I’ve decided to make it available for borrowing by TriEmbed meeting attendees who can guarantee it’s return by them or their designee at the following month’s meeting. The transistor is not expensive and it won’t be any big disaster (just embarrassing)  if it’s accidentally destroyed, but blowing the traces off the PCB will be frowned upon (joke). So this (and perhaps some of the TriEmbed contact cards Paul made, hallway signs, etc) could be part of a shared resource that could expand over time.

The “UI” is currently two voltmeter test points, with the unit showing the load current as a one to one mapping from amperes to volts. A digital display with simple USB serial (current and “external voltage” aka battery voltage)  logging output and some temperature compensation/auto-calibration is planned, but it would be straight forward to tie the test points  to something like an Arduino analog pin or two.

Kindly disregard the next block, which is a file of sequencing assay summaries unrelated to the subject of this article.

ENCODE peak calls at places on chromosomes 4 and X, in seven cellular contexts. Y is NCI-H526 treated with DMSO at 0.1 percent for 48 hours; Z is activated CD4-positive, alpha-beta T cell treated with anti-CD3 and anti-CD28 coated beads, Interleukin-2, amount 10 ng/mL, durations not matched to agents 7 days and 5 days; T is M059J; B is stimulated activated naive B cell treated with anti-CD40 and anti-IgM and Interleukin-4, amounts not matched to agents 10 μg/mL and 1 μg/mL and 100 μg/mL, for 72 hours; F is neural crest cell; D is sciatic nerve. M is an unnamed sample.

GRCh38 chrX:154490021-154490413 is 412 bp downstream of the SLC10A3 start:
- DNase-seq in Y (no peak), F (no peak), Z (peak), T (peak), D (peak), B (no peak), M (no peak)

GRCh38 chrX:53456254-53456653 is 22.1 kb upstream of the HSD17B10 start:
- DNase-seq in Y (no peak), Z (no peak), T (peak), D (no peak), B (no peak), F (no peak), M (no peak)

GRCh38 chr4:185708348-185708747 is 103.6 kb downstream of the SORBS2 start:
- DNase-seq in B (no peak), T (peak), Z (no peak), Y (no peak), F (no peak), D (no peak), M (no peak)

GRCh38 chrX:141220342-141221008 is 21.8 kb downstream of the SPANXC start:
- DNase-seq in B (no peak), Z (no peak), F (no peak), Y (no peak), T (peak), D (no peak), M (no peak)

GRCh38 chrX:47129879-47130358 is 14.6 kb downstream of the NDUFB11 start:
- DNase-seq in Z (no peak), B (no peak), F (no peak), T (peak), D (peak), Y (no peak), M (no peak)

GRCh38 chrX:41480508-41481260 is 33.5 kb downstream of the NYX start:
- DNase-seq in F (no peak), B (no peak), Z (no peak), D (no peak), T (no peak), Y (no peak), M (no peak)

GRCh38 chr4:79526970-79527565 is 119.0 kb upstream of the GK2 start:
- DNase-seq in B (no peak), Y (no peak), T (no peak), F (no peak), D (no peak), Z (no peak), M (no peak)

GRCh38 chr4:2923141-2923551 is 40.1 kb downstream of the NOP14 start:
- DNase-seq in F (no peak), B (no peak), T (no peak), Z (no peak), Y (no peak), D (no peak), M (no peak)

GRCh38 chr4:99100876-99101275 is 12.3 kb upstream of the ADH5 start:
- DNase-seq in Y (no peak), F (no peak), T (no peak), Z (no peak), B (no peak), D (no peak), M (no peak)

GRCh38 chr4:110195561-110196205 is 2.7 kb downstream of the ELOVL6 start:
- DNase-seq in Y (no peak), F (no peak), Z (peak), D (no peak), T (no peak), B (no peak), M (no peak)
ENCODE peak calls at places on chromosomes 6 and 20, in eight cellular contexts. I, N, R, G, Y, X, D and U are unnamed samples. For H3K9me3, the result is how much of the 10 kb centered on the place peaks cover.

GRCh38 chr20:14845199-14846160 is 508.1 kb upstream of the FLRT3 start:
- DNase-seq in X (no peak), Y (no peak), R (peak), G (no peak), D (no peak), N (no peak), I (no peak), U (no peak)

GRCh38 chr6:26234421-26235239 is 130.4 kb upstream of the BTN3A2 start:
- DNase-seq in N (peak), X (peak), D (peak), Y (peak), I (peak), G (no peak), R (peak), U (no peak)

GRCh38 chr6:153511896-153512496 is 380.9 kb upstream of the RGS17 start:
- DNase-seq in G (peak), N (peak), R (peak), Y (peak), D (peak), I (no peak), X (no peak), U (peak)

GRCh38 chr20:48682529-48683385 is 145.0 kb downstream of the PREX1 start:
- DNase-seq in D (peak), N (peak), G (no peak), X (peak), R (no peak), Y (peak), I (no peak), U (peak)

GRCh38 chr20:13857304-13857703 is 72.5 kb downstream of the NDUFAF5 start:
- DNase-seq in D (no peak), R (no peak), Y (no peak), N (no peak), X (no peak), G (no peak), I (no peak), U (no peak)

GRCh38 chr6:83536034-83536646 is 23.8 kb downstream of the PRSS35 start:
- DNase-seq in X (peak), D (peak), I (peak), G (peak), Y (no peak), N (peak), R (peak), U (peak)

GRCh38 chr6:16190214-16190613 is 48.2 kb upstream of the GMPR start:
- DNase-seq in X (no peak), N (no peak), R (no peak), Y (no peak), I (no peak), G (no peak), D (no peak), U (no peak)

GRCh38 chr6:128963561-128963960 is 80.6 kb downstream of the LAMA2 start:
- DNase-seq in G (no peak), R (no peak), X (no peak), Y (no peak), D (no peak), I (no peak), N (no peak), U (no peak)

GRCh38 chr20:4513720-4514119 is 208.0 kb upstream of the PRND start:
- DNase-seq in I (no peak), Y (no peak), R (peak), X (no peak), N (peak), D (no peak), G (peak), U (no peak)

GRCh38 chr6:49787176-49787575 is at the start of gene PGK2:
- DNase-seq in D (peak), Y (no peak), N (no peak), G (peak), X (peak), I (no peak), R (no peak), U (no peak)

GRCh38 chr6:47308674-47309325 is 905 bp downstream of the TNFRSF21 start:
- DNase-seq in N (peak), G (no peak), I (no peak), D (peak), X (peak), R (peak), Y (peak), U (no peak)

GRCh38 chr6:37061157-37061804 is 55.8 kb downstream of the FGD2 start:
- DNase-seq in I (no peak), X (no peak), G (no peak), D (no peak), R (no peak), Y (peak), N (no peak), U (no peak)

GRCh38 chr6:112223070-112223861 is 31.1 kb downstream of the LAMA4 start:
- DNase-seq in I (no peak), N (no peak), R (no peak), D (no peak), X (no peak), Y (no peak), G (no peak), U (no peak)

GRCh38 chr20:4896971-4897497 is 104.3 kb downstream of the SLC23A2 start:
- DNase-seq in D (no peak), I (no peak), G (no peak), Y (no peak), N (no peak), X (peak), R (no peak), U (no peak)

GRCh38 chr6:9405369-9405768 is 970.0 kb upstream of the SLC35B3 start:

Remotely controlling and/or making  the current limit programmable would be a bit harder, but a properly coordinated hack to provide an alternative control mechanism would be OK with me and make for a fun project for somebody.

Here are all the design-related links in one place:

Here are some BOM changes:

  • The load connection is just four bare plated through holes intended to get some wire loops. These Newark  12H8386  screw terminals solder in and work well.
  • As mentioned, a momentarily loose screw resulted in this Mouser part 660-MF1/4DCT52R10R0F  five watt resistor being substituted for the default 10 1/4 watt resistors. The bad news is this resistor has a 350ppm/C coefficient as well as being only 5% tolerance.  A better choice than either might be a pair of three watt, two ohm 1% Vishay resistors such as Mouser 71-RS02B2R000FE12. These have 50ppm/C coefficient so there would be about another 1/2% error at the point you could boil water on them.